As schools take steps to protect the security and integrity of data on their computer networks, experts warn they also should consider securing copiers and scanners that could be used to copy sensitive information.
Most digital copiers manufactured in the past five years have disk drives–the same kind of data-storage mechanism found in computers–to reproduce documents. As a result, the seemingly innocuous machines that are commonly used to spit out copies of student records, tests, and employee information can retain the data being scanned.
If the data on a copier’s disk aren’t protected with encryption or an overwrite mechanism, and if someone with malicious motives has access to the machine, industry experts say sensitive information from original documents could get into the wrong hands.
Some copier makers are now adding security features, but many of the digital machines already found in schools, public venues, or business offices still are likely open targets, said Ed McLaughlin, president of Sharp Document Solutions Company of America.
“You actually have a better chance at winning 10 straight rolls of roulette than getting those hard drives on copiers rewritten,” he said.
Sharp is issuing a warning about photocopier vulnerabilities in conjunction with tax season–but it isn’t just people who make copies of their tax returns who are at risk, the company said.
“Schools are probably the most vulnerable” institutions, said Mike Marusic, Sharp’s vice president of marketing, in an interview with eSchool News.
In many cases, Marusic said, a central administrative or IT department monitors an entire school’s or district’s copiers using each machine’s Internet Protocol (IP) address.
“What people don’t realize is that, because [the copiers are] managed remotely, other people [might] have access to [them],” he said.
Schools can take action in several ways, Marusic said. One option is to close IP ports. When a copier is being installed in a school, he explained, the IT staff should close IP ports to ensure there is only one access point to the machine. In addition, schools can use media access control (MAC) filtering, which corresponds to a MAC address–the unique number on each computer. IT staff can tell a copier or printer to accept commands only from specified MAC addresses, Marusic said, meaning outside access by hackers is restricted.
Many schools employ these methods to keep their networks secure, Marusic said–but they might not think of protecting their copy machines.
“IP port closure is becoming more and more common,” he said.
Many schools place a copier’s IP address on the front of the machine for convenience in case of troubleshooting, Marusic said–but putting the address in such a prominent location makes it easy for anyone (such as an outside maintenance worker or a student in the office) to see it, write it down, and then access the machine from another location.
And schools should not cull students from the list of those who might try to access sensitive information.
“Students are naturally inquisitive about their programming capabilities, and where there’s a will, there’s a way,” Marusic said.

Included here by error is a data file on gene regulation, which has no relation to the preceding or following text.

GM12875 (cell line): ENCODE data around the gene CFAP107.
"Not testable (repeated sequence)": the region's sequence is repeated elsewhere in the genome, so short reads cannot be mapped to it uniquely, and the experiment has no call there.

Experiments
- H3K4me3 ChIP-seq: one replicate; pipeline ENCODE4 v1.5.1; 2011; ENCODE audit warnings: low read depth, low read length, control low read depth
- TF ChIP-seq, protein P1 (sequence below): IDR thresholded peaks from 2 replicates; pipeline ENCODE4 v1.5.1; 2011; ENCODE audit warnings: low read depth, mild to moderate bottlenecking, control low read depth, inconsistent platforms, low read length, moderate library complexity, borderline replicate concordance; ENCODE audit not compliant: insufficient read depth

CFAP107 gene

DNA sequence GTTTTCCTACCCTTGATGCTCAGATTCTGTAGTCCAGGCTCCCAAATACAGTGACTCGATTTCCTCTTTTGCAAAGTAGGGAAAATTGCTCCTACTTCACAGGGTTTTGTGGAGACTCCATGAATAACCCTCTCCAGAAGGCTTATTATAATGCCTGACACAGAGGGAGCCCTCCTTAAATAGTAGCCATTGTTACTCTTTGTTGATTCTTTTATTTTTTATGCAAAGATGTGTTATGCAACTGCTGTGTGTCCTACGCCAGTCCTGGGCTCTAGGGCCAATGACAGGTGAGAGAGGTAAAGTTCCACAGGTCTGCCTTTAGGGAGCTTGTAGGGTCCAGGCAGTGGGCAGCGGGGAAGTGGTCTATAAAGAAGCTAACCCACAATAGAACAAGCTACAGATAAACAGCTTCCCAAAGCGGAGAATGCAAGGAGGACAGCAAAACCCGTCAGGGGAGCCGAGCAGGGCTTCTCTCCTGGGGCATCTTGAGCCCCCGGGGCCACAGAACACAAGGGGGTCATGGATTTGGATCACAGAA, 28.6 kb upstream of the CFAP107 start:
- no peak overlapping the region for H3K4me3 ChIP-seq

Sharp commissioned a consumer survey that indicated more than half of Americans did not know copiers carried this data security risk. The telephone survey of 1,005 adults, conducted in January, also showed that 55 percent of Americans planned to make photocopies and printouts of their tax returns and related documents.
Of that segment, half planned to make the copies outside their homes–at offices, libraries, and copy shops. An additional 13 percent said they planned to have their tax preparers make copies.
Although industry and security experts were unable to point to any known incidents of identity thieves using copiers to steal information, they agreed the potential was real.
“It is a valid concern, and most people don’t know about it,” said Keith Kmetz, an analyst at market research firm IDC. “Copying wasn’t like this before.”
“We know there are bad people out there. Just because this is difficult to detect doesn’t mean it isn’t being exploited,” said Paul DeMatteis, a security consultant and teacher at the John Jay College of Criminal Justice at the City University of New York.
Daniel Katz-Braunschweig, a chief consultant at Data|XL, a business consulting firm, includes digital copiers among his list of data holes that institutions should try to protect. He couldn’t specify names but said a few of his corporate clients learned about the vulnerability after their copiers were resold and the new owners–in good faith–notified them of the data residing on the disks.
Sharp was among the first to begin offering, a few years ago, a security kit for its machines to encrypt and overwrite the images being scanned, so that data aren’t stored on the hard disks indefinitely. Xerox Corp. said in October it would start making a similar security feature standard across all of its digital copiers.
Randy Cusick, a technical marketing manager at Xerox, said many entities dealing with sensitive information–such as government agencies, financial institutions, and defense contractors–already have policies to make sure copier disks themselves or the data stored on them are secured or not unwittingly passed along in a machine resale.
Smaller businesses, schools, and everyday consumers are less likely to know about the risk, but they should, he said.
Sharp Document Solutions Company of America